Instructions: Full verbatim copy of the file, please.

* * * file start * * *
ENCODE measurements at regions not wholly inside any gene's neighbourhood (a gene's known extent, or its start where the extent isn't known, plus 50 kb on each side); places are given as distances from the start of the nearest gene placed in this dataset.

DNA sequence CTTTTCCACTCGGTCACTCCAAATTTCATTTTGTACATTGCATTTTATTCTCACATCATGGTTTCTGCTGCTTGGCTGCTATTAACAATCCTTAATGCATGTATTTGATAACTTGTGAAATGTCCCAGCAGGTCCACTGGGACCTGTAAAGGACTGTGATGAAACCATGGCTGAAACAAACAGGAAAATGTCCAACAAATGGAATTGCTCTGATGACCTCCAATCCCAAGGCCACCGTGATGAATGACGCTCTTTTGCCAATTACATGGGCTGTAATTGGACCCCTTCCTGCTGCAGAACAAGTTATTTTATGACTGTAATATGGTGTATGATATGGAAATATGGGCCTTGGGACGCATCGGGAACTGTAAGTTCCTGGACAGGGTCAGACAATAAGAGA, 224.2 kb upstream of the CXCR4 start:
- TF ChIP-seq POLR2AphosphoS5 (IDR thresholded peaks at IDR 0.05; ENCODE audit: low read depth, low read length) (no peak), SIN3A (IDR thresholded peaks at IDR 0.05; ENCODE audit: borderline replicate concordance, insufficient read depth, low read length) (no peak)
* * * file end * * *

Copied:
ENCODE measurements at regions not wholly inside any gene's neighbourhood (a gene's known extent, or its start where the extent isn't known, plus 50 kb on each side); places are given as distances from the start of the nearest gene placed in this dataset.

DNA sequence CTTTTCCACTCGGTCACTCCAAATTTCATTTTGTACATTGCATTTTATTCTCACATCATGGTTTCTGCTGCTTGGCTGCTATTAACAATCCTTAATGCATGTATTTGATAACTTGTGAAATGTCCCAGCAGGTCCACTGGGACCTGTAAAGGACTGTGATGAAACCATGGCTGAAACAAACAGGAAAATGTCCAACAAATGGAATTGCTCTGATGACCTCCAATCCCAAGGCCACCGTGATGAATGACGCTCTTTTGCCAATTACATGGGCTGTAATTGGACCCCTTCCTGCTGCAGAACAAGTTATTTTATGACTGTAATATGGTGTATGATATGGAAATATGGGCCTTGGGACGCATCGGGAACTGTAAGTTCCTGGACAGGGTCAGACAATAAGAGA, 224.2 kb upstream of the CXCR4 start:
- TF ChIP-seq POLR2AphosphoS5 (IDR thresholded peaks at IDR 0.05; ENCODE audit: low read depth, low read length) (no peak), SIN3A (IDR thresholded peaks at IDR 0.05; ENCODE audit: borderline replicate concordance, insufficient read depth, low read length) (no peak)